As the unthinkable approaches -- postseason baseball in Pittsburgh! -- the Pirates have been stepping up the pressure, and I don't mean on the baseball field. In phone calls, snail mailings and near-daily email blasts, they have been cajoling us to reserve our 2014 season tickets now. Don't wait! Make sure you have your very own seats for all of next year! Make a deposit now!
My family and I love watching baseball in Pittsburgh, but I have absolutely no intention of buying season tickets. Not for me, not for my wife and not for our two boys.
It's not that I object to the notion. I do find something alluring about claiming your very own personal slice of the ballpark, something that envelops you in a bigger -- even tribal -- experience within your community. But this year, during the Bucs' unlikely summer of success, my family has learned something even better than we would from watching 25 games from Section 123, Row K.
In 2003 and 2006, when our sons were born, my wife and I made a pledge to each other: We wanted to make certain we brought up our children to see the world from all different perspectives, just as my parents had done while raising me. By teaching our boys how the world looks from multiple vantage points, we thought, we could give them the tools they need to lead a globalized, 21st-century American life: flexibility, nimble thinking, an unerring ability to see where the other guy is coming from.
How do you do that, though? By taking them to new places. By challenging their thinking and testing their conventional wisdom. By exposing them to all different kinds of people with different beliefs, different life experiences and different cultural backgrounds.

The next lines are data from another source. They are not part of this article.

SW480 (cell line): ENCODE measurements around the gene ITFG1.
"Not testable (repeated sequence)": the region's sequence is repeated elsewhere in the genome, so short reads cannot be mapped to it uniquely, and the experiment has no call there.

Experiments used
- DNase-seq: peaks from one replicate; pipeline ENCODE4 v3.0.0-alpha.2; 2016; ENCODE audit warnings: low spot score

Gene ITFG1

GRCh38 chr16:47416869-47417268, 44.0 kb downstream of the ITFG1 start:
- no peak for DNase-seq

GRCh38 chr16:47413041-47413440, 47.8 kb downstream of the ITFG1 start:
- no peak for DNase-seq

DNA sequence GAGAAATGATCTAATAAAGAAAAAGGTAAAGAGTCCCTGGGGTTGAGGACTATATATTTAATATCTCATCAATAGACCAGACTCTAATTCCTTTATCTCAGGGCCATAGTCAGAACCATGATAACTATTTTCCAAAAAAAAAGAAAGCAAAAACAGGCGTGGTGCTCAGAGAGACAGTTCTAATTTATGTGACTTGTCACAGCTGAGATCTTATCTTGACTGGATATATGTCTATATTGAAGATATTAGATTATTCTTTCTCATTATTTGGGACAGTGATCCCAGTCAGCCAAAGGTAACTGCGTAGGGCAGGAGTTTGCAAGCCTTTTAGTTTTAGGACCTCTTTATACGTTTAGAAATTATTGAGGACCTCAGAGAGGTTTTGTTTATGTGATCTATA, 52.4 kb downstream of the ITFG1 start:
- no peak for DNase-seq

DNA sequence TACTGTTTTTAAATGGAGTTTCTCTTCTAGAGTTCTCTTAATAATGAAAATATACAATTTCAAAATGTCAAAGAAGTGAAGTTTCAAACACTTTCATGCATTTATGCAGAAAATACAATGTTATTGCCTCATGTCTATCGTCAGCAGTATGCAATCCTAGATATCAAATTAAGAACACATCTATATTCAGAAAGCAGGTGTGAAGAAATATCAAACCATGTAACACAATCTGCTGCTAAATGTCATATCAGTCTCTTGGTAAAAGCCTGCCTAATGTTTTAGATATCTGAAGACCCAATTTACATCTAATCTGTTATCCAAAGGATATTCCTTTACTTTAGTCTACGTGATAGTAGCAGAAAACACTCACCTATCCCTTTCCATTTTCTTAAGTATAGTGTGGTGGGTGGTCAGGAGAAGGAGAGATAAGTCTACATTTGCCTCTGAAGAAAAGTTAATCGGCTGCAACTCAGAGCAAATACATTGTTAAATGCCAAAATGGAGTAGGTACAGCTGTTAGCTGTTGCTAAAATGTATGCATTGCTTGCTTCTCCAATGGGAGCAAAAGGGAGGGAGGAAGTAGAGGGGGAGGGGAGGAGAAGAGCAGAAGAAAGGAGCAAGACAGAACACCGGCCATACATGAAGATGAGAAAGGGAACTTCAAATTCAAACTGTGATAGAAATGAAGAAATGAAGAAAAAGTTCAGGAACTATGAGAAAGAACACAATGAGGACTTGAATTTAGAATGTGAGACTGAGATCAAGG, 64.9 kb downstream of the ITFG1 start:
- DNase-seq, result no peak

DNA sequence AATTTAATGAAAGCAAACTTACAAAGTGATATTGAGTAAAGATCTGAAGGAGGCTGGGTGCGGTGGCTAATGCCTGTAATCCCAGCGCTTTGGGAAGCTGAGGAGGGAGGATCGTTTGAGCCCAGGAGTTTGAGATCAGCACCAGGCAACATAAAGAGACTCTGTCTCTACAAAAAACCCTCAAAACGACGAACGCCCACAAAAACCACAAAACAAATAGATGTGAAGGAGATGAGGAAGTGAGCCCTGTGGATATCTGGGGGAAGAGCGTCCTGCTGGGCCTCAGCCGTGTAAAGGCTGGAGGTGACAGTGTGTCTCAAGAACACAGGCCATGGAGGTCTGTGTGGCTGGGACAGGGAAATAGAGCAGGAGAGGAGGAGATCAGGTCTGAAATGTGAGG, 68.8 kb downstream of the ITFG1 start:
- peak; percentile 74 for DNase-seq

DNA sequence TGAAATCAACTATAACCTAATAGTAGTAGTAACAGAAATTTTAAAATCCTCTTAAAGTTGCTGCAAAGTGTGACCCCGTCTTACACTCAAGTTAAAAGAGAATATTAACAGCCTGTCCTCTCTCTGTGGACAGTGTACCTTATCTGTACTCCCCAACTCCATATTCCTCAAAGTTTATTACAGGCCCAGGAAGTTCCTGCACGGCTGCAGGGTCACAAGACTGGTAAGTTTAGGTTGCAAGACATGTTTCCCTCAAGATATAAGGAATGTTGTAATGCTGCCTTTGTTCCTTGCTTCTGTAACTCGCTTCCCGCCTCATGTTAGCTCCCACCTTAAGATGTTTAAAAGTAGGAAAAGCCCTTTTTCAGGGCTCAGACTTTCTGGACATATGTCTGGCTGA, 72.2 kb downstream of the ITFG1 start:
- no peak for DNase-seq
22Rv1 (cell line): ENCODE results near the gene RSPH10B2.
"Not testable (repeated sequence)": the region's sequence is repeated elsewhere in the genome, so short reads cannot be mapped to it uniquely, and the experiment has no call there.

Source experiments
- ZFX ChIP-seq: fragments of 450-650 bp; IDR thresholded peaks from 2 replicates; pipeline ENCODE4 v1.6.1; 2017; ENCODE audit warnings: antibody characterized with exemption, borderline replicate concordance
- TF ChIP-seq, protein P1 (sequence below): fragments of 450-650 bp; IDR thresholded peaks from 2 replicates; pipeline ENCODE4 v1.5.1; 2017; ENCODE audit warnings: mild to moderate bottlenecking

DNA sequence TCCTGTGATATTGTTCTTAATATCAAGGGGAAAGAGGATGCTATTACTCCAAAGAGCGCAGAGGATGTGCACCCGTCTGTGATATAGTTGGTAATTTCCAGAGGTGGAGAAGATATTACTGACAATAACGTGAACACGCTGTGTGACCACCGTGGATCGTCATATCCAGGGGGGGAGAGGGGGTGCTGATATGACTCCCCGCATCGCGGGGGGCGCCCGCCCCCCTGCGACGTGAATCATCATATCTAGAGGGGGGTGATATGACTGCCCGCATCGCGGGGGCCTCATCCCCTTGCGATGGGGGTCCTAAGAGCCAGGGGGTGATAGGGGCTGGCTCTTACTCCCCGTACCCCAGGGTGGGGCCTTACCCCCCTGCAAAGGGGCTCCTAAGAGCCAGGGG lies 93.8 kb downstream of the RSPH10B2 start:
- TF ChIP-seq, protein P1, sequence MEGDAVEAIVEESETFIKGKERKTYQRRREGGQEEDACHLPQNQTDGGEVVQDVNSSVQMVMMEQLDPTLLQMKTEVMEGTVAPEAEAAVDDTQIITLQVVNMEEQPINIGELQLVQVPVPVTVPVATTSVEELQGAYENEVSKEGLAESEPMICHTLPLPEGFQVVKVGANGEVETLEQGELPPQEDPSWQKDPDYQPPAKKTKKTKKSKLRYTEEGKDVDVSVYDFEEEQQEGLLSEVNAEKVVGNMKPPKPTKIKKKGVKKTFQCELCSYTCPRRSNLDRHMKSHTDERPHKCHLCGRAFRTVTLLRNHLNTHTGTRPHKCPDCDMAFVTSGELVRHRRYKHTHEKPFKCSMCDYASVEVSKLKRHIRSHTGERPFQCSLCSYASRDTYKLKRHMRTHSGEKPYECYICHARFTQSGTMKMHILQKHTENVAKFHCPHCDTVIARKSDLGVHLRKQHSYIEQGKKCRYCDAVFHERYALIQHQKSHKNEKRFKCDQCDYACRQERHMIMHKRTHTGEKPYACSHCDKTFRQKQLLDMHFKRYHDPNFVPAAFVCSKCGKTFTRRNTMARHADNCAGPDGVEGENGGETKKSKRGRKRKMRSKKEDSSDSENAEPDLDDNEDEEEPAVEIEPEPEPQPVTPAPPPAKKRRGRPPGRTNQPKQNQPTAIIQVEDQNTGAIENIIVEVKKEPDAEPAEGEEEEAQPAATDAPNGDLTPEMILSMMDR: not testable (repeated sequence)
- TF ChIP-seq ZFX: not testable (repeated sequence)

And, we realized, by watching baseball games from all of the many angles that PNC Park offers.
We didn't start the season this way. Our first set of tickets, against the Braves on a still-chilly Sunday afternoon in April, were on the first-base side in Section 107, about 30 rows back. They provided a near-field-level view and were great for watching the plate ... if right-handed batters Andrew McCutchen or Russell Martin were up. But left-handers Garrett Jones, Pedro Alvarez and our younger son's favorite, Travis Snider? Not so much. "I can't see him swing!" the 6-year-old said of Mr. Alvarez that day.
When we next went a few weeks later, we found ourselves in the 200 level on the third-base side. "You can see a lot more from here," said the 10-year-old, impressed. Watching Mr. Jones and Mr. Alvarez was more fun. Lost, though, was that feeling of being right near the action.
By June, several sets of tickets later, we were starting to enjoy our inside-the-park wanderlust. We spent a humid Friday evening watching the Dodgers from the center field bleachers near the bullpens. The boys thrilled to see Mark Melancon and Jason Grilli warming up in the late innings, but to them the ballplayers on the field were a distant hubbub, and they found it hard to keep their attention on the game. "They look like little bugs from here," the 6-year-old said, though he loved it when a fly ball brought Starling Marte to the warning track in left-center, just a few feet from us.